Why does my lender want my attorney to send them an Opinion Letter? | Miller Nash LLP

Although they have been around for many years, it is becoming more common for a commercial lender to require the borrower’s attorney to provide them with an opinion. At first glance, this may seem like an oddity: why should the borrower’s lawyer advise the lender? The simple answer is that the appraisal provides the lender with assurance that the loan documents are actually enforceable against the borrower. Essentially, the lender relies on the borrower’s attorney to carry out due diligence to verify that the necessary internal legal formalities have been completed by the borrower for the loan documents to be enforceable, which the borrower’s attorney is uniquely able to do.

Before delving further into the benefits offered to a lender by the opinion of the borrower’s attorney, it is helpful to understand what an opinion does not do. When testifying to the lender, the borrower’s attorney does not assure the lender that the loan will actually be repaid, or even that the borrower’s information in the loan documents is accurate. For example an opinion letter:

  • fails to represent to the Lender that the financial information provided by the Borrower to the Lender is accurate (if the financial information is verified, the Borrower’s accountant makes this representation);
  • fails to assure the lender that the borrower has good title to the real estate security (a title insurance company provides this assurance); and
  • Does not assure the lender that the security is of sufficient value (an appraiser provides this assurance).

As mentioned above, the appraisal assures the lender that the loan documents are enforceable against the borrower. Why the loan documents may not be enforceable is the first question that arises. The answer comes primarily from the fact that the borrower of a commercial loan is a legal entity such as a corporation or limited liability company and not a person. In order for a company to be required to repay debts and grant mortgages and security interests, certain internal legal formalities must be followed. If not followed, a court may rule that the loan documents do not bind the borrowing company; It is thus left to the lender to attempt to recover the proceeds of the loan through less certain legal theories such as the doctrines of “quantum meruit” and “unjust enrichment”.

There are a number of conditions that must be met in order for loan documents to be enforceable against a company. They include:

  • That the borrower is duly incorporated and validly exists under the laws of the state in which it is incorporated. If the borrower does not exist, they cannot be held liable and have no assets.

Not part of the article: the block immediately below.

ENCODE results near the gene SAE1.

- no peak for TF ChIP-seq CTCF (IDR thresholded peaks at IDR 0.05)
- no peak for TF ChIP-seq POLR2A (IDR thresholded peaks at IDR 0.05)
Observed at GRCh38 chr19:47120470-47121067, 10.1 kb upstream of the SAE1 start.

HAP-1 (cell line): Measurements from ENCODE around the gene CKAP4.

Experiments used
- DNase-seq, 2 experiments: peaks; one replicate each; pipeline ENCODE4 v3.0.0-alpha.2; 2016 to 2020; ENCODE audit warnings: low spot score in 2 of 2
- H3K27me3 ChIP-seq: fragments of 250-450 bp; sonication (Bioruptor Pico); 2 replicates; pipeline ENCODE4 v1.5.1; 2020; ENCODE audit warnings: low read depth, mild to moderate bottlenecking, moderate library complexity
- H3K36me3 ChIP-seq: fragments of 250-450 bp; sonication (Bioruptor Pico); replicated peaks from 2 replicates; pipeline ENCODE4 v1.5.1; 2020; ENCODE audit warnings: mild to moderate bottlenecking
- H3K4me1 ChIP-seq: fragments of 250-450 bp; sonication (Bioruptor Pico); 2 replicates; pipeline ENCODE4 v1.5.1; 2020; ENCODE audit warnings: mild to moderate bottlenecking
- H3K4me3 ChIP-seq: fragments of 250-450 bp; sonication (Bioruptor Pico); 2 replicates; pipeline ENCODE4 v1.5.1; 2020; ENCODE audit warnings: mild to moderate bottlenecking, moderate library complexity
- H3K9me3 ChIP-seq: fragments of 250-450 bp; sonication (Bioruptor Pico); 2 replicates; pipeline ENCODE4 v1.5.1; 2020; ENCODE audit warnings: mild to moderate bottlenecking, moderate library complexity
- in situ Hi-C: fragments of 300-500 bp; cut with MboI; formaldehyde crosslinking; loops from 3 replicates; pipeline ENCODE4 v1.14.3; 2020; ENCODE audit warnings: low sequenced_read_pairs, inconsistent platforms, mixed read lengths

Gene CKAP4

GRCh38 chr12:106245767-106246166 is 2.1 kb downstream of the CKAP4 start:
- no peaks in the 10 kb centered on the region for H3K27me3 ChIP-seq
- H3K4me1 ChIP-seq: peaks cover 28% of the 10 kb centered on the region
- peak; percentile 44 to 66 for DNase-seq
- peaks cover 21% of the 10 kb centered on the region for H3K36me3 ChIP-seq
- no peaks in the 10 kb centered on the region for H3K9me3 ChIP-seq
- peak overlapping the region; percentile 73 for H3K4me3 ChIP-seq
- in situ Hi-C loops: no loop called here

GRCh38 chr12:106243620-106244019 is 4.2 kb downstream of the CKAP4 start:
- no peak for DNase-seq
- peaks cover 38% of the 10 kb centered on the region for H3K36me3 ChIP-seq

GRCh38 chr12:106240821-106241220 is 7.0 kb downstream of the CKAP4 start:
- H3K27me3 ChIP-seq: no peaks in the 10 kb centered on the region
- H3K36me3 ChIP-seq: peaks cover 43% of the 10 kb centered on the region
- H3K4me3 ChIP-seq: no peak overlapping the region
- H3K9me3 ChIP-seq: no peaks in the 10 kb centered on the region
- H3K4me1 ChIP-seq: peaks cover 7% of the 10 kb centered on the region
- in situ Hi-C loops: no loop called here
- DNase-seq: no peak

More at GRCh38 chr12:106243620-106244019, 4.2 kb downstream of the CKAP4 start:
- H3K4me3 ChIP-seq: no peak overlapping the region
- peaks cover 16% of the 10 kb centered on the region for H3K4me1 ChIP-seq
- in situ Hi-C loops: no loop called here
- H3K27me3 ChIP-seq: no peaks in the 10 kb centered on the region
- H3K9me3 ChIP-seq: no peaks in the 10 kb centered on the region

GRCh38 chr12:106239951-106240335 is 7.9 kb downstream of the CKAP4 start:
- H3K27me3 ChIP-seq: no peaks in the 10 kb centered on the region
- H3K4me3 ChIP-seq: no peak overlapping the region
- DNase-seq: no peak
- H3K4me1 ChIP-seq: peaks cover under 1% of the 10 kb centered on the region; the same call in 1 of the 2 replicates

• That he is authorized under the borrower’s articles of incorporation, operating agreement or other organizational document to conduct the transaction. Articles of incorporation or company agreements could, for example, prohibit the company from taking on debts in excess of a certain amount or from encumbering its real estate with mortgages.
  • That all necessary internal approvals have been obtained. For example, in a corporation, the board of directors must approve the transaction at a duly convened meeting at which a quorum exists or by unanimous written consent; and in a limited liability company, the manager and often the members must approve the transaction. Any required party whose consent is not obtained may contest the validity of the transaction after the loan is completed.

The borrower’s attorney is in a much better position to know the inner workings of the borrower than the lender. The borrower’s attorney may have been involved in the incorporation of the borrower and the drafting of resolutions approving the transaction. Because the attorney may be liable to the lender for errors and misrepresentations in his report, lenders can take comfort in knowing that the attorney will thoroughly investigate these matters before issuing the report. But the truth is that while lawyers have been held liable to lenders for errors and misrepresentations in their reports, the real value for a lender receiving a report is for the lawyer to spot any lurking problems before the report is issued , and fixes them before the loan ends. For example, the attorney might discover a requirement that the members must approve the transaction and that one did not sign, or that a quorum of the board was not present when the board pretended to approve the transaction. In such situations, Attorney will take steps to obtain the necessary approvals, thereby nullifying any subsequent challenge.

Borrowers do not want their attorneys to have to provide expert opinions because of the additional costs involved. You may wonder why it is not enough to provide a certificate from a borrower’s official or a statement from the borrower that all formalities have been complied with. While lenders sometimes take this approach, borrower officials often do not understand the legal concepts involved, and moreover, a certification by an official or a statement by the borrower that all formalities have been complied with renders the loan documents unenforceable – when in fact the formalities have been not complied with.

The cost of an opinion arises from the time it takes for the attorney to conduct their due diligence to ensure all formalities have been complied with. This due diligence is also necessary and comprehensible, since the lawyer is subject to liability for errors. If a borrower wishes to avoid the expense of an appraisal, it is best to raise the matter at the term sheet or letter of commitment stage. However, in today’s commercial lending market, commenting on loan transactions of significant size is common and often unavoidable.

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